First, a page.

While enhancing adoption of superior technologies from other regions is necessary, a broad attempt to recommend such technologies to smallholder farmers is actually the “killer pill” to farmer innovation as it reduces their time for adaptation thereby having no creative adaptation at all.

If agriculture is a lucrative business, why can’t the unemployed youth take it up?

On the third question, I had an interesting discussion with workshop participants. This was organized as an “open space” with an open space topic “Youths in Agricultural Research for Development and Innovation Systems in Africa”. Though the open space was occupied by senior citizens (as the workshop was full of older researchers anyway ),  it was however one of the most enriching discussions I have ever had on the subject as core issues affecting the African youths were highlighted and debated upon. Some of the challenges for the youths that were noted include:

  • Poor policies and implementation: it was noted that the agricultural policies and norms are not conducive for youth engagement. Some of the controversial areas include land and marketing;
  • Poor perception of the agricultural field as it is not recognized as a noble job for society.
  • Lack of access to information especially for rural youth;
  • Lack of practical and relevant training particularly in the universities. Even the attachments that are normally part of the university education are rather ineffective as they are short;
  • Lack of capital for investment as conditions for accessing it are rather limiting; and
  • Succession plans in national agricultural research systems are still lacking with most of the NARS being coined as aging institutes.

Some of the proposed possible solutions from the group included:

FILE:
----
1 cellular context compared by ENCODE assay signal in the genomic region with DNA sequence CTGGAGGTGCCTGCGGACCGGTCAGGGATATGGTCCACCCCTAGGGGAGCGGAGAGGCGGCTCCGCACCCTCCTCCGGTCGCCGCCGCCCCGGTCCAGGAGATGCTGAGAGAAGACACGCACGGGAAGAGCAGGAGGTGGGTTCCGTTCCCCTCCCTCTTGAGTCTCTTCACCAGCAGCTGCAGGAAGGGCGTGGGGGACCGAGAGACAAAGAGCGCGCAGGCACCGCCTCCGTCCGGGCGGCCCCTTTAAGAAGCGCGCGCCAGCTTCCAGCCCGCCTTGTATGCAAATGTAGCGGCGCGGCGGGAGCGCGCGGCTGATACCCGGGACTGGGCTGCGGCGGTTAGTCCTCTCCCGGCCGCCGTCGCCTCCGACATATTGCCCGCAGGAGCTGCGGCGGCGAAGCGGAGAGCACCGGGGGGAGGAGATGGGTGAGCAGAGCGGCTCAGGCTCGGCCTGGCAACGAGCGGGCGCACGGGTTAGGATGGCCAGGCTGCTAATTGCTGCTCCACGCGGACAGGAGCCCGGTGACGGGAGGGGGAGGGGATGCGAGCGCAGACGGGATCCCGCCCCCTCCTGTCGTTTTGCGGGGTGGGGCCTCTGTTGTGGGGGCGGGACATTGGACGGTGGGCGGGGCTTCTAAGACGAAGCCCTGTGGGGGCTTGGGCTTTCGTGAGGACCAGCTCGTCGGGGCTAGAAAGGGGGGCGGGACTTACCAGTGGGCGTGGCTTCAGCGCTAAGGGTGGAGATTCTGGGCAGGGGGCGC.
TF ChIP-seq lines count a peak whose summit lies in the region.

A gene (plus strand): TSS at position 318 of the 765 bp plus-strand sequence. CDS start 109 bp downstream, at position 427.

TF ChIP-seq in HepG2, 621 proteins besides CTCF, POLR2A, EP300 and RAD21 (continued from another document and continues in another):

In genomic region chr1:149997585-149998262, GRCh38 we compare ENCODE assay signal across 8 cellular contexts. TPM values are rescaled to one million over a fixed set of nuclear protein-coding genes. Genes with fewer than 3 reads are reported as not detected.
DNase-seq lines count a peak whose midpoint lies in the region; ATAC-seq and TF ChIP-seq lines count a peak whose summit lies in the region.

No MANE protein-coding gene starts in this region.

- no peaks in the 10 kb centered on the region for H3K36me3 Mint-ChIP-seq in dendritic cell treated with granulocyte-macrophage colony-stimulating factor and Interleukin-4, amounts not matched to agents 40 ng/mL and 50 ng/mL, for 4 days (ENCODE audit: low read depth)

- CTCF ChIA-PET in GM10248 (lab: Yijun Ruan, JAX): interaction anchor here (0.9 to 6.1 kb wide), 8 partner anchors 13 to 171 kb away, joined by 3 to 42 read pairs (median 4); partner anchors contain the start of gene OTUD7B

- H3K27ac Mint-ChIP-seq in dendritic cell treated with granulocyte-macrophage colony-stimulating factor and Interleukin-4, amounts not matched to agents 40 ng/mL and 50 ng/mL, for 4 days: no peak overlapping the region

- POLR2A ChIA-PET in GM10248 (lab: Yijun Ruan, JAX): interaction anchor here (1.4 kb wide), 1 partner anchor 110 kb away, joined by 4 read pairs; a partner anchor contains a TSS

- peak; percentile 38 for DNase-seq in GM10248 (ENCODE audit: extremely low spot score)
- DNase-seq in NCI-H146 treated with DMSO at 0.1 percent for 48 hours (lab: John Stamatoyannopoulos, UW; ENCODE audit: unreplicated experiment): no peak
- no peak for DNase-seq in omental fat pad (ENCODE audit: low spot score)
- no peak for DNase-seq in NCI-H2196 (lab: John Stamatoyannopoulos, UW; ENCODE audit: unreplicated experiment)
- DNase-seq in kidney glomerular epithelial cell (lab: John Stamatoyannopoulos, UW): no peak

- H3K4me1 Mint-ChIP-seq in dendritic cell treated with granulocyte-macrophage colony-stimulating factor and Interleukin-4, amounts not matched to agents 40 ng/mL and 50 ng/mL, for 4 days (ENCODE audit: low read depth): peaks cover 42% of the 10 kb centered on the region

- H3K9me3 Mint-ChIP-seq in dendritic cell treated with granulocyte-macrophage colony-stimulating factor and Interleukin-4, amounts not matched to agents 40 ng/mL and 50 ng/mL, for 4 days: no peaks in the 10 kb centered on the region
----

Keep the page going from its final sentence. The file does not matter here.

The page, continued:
• Governments and all stakeholders should implement policies that make agriculture profitable first and then the youths will definitely move in;
  • Education in agricultural training institutions should be on the practical aspects of the field. It was recognized that while this was the case in the past, the increasing numbers of students make it difficult to offer practical training in agricultural universities. One of the solutions to this is engaging the private sector, NGOs and government personnel in offering practical courses in house. Innovative farmers can also be engaged to offer practical training to students not as one day off visits but rather long term mutual dealings with them;
  • Enhance the development of youth agricultural associations to encourage agro-entrepreneurship;
  • Creatively use social media to link rural young farmers to lucrative markets; and
  • The NARS should make a deliberate move to employ educated young people to understudy most of the aging agricultural researchers and take up the vacant posts.

Innovation without the Youth?

As usual, reflections just as any philosophical pursuits do not end with more answers but rather more questions than you started with. I will not attempt to flood them up here but rather ask myself, are these suggestions any new? What can we really do and how?

In conclusion, relevant agricultural innovations are required for Africa and they have to be taken to scale both spatially, sustainably (temporal sense), demographically and technically. I wonder how that is possible without the multitudes of Africa’s young people.

Picture courtesy: Marina Cherbonnier - "In Forest as in Life, you'll always find your way, if you give it some thoughts"